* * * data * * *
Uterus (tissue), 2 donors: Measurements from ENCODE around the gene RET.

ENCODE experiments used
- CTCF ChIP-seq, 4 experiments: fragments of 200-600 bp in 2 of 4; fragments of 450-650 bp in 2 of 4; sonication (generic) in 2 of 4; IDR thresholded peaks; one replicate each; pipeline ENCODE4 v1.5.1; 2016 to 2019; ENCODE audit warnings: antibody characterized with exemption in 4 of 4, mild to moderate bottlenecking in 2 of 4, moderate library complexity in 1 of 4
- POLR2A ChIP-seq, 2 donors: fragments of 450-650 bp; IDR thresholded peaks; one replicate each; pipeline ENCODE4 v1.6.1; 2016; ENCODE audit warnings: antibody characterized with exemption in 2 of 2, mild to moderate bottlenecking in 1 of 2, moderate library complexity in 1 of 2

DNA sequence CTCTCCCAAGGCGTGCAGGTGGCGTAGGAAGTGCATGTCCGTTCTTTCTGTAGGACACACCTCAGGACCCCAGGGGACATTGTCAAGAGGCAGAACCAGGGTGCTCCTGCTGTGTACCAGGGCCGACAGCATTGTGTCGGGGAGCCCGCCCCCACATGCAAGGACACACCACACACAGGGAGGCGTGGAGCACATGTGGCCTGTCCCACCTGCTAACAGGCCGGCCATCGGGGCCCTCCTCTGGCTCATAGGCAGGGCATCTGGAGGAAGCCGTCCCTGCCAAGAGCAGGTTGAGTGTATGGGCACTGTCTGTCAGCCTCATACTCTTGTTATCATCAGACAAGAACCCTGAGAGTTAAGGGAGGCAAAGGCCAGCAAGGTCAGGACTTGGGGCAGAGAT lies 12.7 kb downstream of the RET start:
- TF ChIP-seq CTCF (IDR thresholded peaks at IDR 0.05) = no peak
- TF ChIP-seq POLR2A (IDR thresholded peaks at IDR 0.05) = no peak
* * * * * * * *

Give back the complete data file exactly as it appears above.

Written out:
Uterus (tissue), 2 donors: Measurements from ENCODE around the gene RET.

ENCODE experiments used
- CTCF ChIP-seq, 4 experiments: fragments of 200-600 bp in 2 of 4; fragments of 450-650 bp in 2 of 4; sonication (generic) in 2 of 4; IDR thresholded peaks; one replicate each; pipeline ENCODE4 v1.5.1; 2016 to 2019; ENCODE audit warnings: antibody characterized with exemption in 4 of 4, mild to moderate bottlenecking in 2 of 4, moderate library complexity in 1 of 4
- POLR2A ChIP-seq, 2 donors: fragments of 450-650 bp; IDR thresholded peaks; one replicate each; pipeline ENCODE4 v1.6.1; 2016; ENCODE audit warnings: antibody characterized with exemption in 2 of 2, mild to moderate bottlenecking in 1 of 2, moderate library complexity in 1 of 2

DNA sequence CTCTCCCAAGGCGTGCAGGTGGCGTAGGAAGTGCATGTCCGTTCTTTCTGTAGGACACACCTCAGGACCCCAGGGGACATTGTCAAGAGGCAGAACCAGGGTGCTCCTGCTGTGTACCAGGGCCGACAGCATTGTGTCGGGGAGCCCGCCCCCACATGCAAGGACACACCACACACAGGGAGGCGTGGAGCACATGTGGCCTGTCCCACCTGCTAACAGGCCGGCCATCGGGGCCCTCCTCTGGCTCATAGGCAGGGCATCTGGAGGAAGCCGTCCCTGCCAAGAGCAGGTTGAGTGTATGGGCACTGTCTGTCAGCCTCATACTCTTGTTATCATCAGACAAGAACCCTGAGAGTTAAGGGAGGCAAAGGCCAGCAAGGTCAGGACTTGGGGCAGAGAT lies 12.7 kb downstream of the RET start:
- TF ChIP-seq CTCF (IDR thresholded peaks at IDR 0.05) = no peak
- TF ChIP-seq POLR2A (IDR thresholded peaks at IDR 0.05) = no peak